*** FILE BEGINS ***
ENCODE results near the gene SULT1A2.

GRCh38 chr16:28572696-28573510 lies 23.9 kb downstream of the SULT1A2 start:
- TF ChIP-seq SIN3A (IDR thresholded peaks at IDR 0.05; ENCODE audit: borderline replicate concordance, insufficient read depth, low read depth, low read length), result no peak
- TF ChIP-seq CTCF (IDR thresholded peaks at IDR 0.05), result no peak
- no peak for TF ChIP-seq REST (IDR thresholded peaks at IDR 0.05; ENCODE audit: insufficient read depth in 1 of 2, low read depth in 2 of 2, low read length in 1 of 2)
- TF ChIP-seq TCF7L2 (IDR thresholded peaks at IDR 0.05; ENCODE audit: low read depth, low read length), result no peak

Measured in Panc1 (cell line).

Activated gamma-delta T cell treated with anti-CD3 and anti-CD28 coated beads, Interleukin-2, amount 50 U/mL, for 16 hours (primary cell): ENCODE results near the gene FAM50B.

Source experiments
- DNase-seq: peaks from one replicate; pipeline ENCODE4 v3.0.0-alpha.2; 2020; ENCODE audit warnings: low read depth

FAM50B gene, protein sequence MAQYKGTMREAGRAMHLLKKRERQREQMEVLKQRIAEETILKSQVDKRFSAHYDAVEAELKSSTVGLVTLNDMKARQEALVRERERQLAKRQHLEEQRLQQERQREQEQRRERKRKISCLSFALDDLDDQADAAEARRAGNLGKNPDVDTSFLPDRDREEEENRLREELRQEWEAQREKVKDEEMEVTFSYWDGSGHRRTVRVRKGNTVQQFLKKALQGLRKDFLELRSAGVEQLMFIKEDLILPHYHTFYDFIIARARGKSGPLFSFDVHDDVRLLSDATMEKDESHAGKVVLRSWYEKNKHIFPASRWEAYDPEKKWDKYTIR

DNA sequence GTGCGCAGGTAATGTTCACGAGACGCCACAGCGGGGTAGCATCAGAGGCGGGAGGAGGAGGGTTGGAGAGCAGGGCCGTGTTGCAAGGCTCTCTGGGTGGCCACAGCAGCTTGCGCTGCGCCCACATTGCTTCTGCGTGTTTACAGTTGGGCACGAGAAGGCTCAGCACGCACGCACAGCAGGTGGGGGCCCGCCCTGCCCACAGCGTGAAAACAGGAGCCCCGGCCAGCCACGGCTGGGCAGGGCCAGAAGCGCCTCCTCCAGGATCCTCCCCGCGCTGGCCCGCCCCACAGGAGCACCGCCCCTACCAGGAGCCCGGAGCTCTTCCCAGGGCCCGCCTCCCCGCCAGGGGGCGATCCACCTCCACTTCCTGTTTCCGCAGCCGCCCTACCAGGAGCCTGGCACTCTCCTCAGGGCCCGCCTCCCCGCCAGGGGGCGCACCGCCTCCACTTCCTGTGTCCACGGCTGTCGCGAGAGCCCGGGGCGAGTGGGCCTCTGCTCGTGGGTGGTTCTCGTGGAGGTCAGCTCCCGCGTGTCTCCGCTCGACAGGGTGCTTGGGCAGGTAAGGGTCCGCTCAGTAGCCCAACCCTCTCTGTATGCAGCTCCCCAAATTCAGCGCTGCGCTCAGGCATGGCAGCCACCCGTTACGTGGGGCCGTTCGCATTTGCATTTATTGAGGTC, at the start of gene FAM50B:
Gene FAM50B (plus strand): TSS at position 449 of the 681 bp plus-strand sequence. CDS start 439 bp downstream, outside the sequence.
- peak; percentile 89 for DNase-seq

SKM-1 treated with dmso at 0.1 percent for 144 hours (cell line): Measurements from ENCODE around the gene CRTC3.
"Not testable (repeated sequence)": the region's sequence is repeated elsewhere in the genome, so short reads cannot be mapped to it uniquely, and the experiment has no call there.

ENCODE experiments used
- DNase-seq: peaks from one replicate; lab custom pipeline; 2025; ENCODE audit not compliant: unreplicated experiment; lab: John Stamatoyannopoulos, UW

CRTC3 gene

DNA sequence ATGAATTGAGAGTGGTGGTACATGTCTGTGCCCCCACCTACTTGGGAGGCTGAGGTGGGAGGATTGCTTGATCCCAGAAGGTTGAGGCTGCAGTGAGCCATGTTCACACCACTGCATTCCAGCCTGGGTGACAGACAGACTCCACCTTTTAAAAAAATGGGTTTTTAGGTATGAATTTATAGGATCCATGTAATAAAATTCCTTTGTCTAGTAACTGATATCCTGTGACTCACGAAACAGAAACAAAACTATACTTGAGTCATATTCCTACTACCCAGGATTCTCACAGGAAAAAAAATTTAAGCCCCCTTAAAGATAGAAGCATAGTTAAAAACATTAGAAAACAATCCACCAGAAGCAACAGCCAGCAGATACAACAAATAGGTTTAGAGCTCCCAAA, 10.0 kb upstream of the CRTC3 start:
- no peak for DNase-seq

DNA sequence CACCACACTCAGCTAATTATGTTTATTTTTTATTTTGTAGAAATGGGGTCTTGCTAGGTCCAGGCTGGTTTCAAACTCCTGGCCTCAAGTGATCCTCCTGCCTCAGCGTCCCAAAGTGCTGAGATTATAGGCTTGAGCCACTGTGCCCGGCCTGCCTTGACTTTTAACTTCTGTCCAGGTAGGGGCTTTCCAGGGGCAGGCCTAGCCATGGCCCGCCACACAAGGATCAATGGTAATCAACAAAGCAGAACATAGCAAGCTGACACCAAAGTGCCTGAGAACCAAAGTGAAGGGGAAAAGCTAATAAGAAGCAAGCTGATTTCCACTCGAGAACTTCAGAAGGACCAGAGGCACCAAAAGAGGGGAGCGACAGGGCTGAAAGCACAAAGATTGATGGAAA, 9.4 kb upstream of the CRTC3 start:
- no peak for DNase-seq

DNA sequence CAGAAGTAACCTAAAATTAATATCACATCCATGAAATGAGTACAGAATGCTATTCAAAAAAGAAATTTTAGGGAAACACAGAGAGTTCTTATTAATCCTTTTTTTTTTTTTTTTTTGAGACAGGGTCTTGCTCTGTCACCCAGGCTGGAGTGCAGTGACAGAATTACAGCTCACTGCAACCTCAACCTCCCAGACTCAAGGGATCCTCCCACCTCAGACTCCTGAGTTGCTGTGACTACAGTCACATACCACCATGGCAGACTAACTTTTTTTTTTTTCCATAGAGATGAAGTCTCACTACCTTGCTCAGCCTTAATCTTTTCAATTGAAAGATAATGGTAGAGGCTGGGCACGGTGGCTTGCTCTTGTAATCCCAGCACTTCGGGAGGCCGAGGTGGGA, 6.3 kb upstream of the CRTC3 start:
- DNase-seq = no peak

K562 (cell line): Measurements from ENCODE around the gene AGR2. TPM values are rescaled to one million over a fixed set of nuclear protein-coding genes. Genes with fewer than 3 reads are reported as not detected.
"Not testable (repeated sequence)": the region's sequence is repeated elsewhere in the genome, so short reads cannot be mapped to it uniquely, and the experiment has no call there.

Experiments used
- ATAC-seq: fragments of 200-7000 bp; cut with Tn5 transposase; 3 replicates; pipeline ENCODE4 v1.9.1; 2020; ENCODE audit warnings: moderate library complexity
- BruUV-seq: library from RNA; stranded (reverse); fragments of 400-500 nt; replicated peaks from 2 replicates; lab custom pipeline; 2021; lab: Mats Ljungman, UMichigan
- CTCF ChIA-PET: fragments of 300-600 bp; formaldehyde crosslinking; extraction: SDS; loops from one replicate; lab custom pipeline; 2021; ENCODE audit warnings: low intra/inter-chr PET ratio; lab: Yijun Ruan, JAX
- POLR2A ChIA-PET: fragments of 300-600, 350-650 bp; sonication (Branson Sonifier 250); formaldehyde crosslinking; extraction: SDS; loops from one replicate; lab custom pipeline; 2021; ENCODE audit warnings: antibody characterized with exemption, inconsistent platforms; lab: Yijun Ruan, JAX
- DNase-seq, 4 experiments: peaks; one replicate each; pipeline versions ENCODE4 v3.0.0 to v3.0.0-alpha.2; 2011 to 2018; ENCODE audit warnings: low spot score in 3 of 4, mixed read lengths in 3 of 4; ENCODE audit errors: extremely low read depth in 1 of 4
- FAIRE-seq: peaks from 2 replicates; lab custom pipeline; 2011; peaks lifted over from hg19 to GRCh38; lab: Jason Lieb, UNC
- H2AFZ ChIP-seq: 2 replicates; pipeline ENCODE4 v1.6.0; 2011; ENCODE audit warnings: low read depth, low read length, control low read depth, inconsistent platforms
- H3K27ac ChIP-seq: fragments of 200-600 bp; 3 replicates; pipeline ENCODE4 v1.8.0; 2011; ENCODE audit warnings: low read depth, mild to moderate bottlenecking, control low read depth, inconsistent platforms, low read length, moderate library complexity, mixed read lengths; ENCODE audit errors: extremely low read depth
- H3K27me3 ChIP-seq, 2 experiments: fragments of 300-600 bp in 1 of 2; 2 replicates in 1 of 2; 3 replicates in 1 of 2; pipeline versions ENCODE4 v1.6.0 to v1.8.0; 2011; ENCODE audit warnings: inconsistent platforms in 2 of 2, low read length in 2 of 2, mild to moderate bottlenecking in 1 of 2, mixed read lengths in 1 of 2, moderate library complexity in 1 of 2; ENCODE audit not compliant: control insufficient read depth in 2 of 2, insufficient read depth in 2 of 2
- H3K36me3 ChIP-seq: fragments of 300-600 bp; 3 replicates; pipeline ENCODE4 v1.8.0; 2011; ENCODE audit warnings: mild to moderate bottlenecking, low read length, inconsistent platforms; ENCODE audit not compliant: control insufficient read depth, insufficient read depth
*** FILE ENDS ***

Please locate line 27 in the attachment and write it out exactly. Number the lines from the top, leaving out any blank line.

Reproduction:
"Not testable (repeated sequence)": the region's sequence is repeated elsewhere in the genome, so short reads cannot be mapped to it uniquely, and the experiment has no call there.